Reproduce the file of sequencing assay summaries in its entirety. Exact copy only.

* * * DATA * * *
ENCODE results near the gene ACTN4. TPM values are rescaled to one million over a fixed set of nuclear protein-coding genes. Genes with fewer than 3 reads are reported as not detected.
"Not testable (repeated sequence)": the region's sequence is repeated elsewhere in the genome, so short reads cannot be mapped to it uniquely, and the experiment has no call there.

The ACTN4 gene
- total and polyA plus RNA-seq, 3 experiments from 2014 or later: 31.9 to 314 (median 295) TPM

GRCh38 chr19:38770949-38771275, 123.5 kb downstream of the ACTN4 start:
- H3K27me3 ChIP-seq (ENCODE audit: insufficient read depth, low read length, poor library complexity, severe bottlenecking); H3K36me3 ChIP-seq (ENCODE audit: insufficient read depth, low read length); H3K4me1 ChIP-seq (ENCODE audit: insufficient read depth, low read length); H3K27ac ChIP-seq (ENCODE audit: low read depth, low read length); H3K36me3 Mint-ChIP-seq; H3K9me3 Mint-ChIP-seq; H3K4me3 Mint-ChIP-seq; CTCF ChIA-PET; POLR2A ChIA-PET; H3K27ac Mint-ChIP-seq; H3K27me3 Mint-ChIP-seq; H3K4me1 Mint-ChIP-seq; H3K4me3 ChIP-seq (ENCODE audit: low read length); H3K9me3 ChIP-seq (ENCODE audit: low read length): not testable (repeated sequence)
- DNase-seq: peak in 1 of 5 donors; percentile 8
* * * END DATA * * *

ENCODE results near the gene ACTN4. TPM values are rescaled to one million over a fixed set of nuclear protein-coding genes. Genes with fewer than 3 reads are reported as not detected.
"Not testable (repeated sequence)": the region's sequence is repeated elsewhere in the genome, so short reads cannot be mapped to it uniquely, and the experiment has no call there.

The ACTN4 gene
- total and polyA plus RNA-seq, 3 experiments from 2014 or later: 31.9 to 314 (median 295) TPM

GRCh38 chr19:38770949-38771275, 123.5 kb downstream of the ACTN4 start:
- H3K27me3 ChIP-seq (ENCODE audit: insufficient read depth, low read length, poor library complexity, severe bottlenecking); H3K36me3 ChIP-seq (ENCODE audit: insufficient read depth, low read length); H3K4me1 ChIP-seq (ENCODE audit: insufficient read depth, low read length); H3K27ac ChIP-seq (ENCODE audit: low read depth, low read length); H3K36me3 Mint-ChIP-seq; H3K9me3 Mint-ChIP-seq; H3K4me3 Mint-ChIP-seq; CTCF ChIA-PET; POLR2A ChIA-PET; H3K27ac Mint-ChIP-seq; H3K27me3 Mint-ChIP-seq; H3K4me1 Mint-ChIP-seq; H3K4me3 ChIP-seq (ENCODE audit: low read length); H3K9me3 ChIP-seq (ENCODE audit: low read length): not testable (repeated sequence)
- DNase-seq: peak in 1 of 5 donors; percentile 8